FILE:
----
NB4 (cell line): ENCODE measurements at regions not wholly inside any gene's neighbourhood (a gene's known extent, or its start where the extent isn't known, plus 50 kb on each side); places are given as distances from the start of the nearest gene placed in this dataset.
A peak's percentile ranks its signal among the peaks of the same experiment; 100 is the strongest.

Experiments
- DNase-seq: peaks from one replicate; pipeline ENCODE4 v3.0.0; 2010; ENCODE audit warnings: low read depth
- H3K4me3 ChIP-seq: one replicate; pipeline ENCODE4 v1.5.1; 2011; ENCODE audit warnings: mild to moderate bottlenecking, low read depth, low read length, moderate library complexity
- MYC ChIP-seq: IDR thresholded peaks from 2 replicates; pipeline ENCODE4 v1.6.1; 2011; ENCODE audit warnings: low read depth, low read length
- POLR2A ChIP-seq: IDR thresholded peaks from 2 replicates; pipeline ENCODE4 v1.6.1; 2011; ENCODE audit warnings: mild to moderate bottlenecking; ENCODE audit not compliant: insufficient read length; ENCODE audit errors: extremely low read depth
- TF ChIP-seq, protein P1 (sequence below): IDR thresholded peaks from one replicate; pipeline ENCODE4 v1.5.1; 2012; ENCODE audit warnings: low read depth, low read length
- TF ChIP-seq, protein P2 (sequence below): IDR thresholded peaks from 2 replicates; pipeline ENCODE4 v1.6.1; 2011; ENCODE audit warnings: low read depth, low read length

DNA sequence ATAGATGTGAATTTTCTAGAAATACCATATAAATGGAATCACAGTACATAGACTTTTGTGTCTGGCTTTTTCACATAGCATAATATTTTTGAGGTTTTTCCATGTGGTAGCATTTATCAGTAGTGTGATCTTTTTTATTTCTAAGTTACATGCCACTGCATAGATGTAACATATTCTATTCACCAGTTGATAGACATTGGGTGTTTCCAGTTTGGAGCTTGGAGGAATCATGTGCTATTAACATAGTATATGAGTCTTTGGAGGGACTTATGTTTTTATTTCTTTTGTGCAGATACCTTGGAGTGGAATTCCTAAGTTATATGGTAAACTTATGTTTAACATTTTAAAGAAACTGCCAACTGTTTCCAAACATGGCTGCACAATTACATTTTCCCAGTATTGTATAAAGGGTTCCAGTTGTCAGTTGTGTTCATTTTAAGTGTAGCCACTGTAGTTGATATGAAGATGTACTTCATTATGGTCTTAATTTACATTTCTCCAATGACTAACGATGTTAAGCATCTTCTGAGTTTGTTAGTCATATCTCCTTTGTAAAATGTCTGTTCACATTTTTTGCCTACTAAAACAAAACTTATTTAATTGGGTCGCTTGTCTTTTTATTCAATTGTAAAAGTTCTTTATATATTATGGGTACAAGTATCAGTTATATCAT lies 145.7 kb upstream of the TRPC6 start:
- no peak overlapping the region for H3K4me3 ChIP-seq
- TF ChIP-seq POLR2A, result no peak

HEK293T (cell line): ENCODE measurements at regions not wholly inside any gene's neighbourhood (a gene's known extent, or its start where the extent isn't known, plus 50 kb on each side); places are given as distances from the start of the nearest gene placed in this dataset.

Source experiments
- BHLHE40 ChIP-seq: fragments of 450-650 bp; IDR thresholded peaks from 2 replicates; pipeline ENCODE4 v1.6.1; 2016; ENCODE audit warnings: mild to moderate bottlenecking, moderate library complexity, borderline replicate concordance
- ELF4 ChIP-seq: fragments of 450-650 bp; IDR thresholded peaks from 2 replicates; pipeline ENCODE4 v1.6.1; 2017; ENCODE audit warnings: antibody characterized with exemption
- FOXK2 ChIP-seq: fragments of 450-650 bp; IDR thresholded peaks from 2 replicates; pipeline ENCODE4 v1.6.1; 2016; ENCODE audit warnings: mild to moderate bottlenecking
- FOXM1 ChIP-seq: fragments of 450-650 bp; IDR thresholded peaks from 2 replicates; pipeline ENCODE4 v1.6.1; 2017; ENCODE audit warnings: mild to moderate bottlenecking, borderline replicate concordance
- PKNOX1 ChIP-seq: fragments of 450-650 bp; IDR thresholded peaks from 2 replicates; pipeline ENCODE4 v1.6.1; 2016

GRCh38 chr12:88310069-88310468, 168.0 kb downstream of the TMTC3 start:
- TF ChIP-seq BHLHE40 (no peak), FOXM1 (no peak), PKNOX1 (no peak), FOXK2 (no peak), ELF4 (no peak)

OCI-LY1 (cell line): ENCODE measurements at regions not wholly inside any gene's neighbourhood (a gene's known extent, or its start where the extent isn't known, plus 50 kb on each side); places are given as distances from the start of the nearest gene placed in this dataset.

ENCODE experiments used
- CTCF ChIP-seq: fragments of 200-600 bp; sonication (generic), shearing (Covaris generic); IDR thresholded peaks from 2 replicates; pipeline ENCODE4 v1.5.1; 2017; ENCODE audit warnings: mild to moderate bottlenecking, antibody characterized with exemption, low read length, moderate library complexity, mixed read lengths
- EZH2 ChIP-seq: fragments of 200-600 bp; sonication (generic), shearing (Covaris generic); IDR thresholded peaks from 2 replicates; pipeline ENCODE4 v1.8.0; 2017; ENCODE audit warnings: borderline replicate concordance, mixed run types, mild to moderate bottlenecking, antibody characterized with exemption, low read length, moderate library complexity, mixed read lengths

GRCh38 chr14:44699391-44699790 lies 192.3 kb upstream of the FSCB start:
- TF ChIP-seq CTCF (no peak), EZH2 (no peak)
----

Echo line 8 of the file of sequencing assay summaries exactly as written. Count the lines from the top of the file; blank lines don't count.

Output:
- TF ChIP-seq, protein P1 (sequence below): IDR thresholded peaks from one replicate; pipeline ENCODE4 v1.5.1; 2012; ENCODE audit warnings: low read depth, low read length